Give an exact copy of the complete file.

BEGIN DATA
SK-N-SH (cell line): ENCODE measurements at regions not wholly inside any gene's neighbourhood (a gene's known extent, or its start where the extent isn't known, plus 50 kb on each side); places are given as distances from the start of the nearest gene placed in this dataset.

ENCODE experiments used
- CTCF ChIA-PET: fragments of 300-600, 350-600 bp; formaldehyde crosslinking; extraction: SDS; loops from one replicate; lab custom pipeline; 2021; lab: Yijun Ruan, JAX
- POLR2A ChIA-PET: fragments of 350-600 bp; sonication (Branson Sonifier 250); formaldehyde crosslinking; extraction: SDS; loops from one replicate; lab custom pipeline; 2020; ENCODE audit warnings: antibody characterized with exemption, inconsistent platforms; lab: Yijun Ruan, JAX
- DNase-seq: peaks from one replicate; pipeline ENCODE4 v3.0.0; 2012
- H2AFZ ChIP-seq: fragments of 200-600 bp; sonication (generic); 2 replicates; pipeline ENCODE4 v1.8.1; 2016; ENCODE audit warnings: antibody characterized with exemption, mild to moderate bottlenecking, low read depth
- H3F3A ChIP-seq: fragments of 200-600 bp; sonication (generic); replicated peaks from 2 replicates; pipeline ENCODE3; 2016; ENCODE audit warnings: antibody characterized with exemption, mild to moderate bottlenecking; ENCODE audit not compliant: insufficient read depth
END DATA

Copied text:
SK-N-SH (cell line): ENCODE measurements at regions not wholly inside any gene's neighbourhood (a gene's known extent, or its start where the extent isn't known, plus 50 kb on each side); places are given as distances from the start of the nearest gene placed in this dataset.

ENCODE experiments used
- CTCF ChIA-PET: fragments of 300-600, 350-600 bp; formaldehyde crosslinking; extraction: SDS; loops from one replicate; lab custom pipeline; 2021; lab: Yijun Ruan, JAX
- POLR2A ChIA-PET: fragments of 350-600 bp; sonication (Branson Sonifier 250); formaldehyde crosslinking; extraction: SDS; loops from one replicate; lab custom pipeline; 2020; ENCODE audit warnings: antibody characterized with exemption, inconsistent platforms; lab: Yijun Ruan, JAX
- DNase-seq: peaks from one replicate; pipeline ENCODE4 v3.0.0; 2012
- H2AFZ ChIP-seq: fragments of 200-600 bp; sonication (generic); 2 replicates; pipeline ENCODE4 v1.8.1; 2016; ENCODE audit warnings: antibody characterized with exemption, mild to moderate bottlenecking, low read depth
- H3F3A ChIP-seq: fragments of 200-600 bp; sonication (generic); replicated peaks from 2 replicates; pipeline ENCODE3; 2016; ENCODE audit warnings: antibody characterized with exemption, mild to moderate bottlenecking; ENCODE audit not compliant: insufficient read depth